| 17.2°C Dublin


We all have name badges. The wide-eyed 'volunteer' at the door asks if I spell Chris with a 'CH'. Yes, we both agree that that's the normal way. We're in a 'community centre', you see. Actually, this is the Smock Alley Theatre's Banquet Hall - the perfect setting for Melbourne-based performance artist and theatre maker Nicola Gunn's quirky social experiment.

But let's not burst the bubble. Or, the balloons on the floor for that matter. Confused? Me too. The ensuing workshop is entitled 'How to Change the World through Social Transformation' (I thought it was Hello my name is…).

The bloke seated next to me signs our lives away on a contract handed to him by Nicola, the aforementioned 'volunteer'. Nicola does some explaining. O Fortuna blasts through the speakers. Here we go.

We have a karaoke machine in the corner. Board games, table tennis, free tea and coffee. Nicola plays around with a white board and tells us to get moving. Be social, as it were. Play 'balloon tennis' with Gary, a chap I've never met before.


Stand up, stretch the legs and - oh my good God, I'm dancing. We all are. Not a drop of drink taken and I'm getting funky. Now, I'm in a conga line.

Now I'm in the street. Our admirable hostess has climbed a wall and is shouting about art (or love) through a megaphone. People are staring. This is really happening.

What's it all about? Beats me. Is Nicola the real 'participant' in all of this? Probably. Like I said, Hello my name is is something of an experiment. Start conversations. Get strangers to engage with one another while Nicola shares her relationship woes. She informs us that an ex-boyfriend recently used the term 'it's not you, it's me'. She tells us this while posing nude. Yep, it's an art class, too.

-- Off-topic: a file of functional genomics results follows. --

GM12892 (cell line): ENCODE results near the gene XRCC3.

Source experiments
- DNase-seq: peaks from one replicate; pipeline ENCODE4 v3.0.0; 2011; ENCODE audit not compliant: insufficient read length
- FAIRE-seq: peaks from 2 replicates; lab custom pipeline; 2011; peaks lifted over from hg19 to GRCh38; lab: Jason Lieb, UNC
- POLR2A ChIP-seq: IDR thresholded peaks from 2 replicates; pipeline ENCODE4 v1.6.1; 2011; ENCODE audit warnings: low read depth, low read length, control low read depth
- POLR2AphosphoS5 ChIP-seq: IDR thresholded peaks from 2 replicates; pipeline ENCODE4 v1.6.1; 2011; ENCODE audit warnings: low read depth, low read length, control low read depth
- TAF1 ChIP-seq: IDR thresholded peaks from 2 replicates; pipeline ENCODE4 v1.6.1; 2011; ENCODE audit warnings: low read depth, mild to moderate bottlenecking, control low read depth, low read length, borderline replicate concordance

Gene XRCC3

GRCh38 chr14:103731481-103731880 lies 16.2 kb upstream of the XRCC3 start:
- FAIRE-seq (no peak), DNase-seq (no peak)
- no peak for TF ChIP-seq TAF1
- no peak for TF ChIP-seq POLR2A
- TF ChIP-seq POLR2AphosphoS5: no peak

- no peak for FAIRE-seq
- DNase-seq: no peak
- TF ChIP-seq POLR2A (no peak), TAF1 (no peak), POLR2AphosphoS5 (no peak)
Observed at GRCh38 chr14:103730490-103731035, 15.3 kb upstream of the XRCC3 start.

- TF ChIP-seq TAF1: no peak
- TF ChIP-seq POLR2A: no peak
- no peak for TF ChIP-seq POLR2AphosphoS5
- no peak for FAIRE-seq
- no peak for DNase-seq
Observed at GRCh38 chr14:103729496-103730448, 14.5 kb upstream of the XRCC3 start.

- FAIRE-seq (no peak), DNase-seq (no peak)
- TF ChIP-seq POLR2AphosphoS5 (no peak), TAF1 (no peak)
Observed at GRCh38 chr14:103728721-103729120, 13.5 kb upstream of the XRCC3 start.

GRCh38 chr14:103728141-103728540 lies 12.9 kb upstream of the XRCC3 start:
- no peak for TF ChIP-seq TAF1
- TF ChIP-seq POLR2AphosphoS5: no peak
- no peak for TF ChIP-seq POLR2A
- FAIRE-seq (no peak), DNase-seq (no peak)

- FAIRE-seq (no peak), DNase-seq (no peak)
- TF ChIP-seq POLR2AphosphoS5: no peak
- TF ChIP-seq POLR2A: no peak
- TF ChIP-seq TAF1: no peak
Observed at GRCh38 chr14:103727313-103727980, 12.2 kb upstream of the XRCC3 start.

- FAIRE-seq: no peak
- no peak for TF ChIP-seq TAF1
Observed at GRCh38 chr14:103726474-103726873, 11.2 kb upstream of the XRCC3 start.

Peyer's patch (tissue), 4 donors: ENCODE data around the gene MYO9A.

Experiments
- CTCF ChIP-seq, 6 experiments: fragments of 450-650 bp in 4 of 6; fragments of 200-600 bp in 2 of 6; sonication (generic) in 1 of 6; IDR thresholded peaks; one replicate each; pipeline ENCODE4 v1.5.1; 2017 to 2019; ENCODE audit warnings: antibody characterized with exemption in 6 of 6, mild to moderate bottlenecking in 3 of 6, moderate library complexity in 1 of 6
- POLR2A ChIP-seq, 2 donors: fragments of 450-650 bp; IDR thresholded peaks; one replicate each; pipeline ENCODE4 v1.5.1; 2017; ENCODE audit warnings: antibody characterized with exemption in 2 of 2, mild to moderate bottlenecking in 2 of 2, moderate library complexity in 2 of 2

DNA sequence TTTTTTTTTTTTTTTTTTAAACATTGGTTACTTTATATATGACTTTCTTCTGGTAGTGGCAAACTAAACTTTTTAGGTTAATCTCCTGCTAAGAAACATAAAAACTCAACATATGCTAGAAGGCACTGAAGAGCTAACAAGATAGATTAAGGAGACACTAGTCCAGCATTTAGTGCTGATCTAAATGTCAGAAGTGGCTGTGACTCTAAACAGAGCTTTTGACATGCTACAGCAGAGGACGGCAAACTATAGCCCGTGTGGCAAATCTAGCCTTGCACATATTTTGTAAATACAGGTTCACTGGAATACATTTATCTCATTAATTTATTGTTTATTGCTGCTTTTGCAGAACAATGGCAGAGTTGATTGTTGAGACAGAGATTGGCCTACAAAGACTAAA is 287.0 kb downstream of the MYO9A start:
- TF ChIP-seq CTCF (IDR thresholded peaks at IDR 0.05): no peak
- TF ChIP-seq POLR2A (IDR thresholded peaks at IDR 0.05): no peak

It might not make a lot of sense, but it certainly is enjoyable. Playful. Charming. And besides, The Housemartins will explain everything (we hope).

Keep an eye on those circling photographers - the big reveal is rather heart-warming. I won't spoil anything, but watch what you're doing at the start.

In the end, you wonder what it was all for, but what you do know is that you had a lot of fun. It's as much an exercise for Nicola, the performer (or even the real person) to open up to a room full of strangers, but mark my words: you'll leave smiling. Joyous.

Running until Sunday HHHHI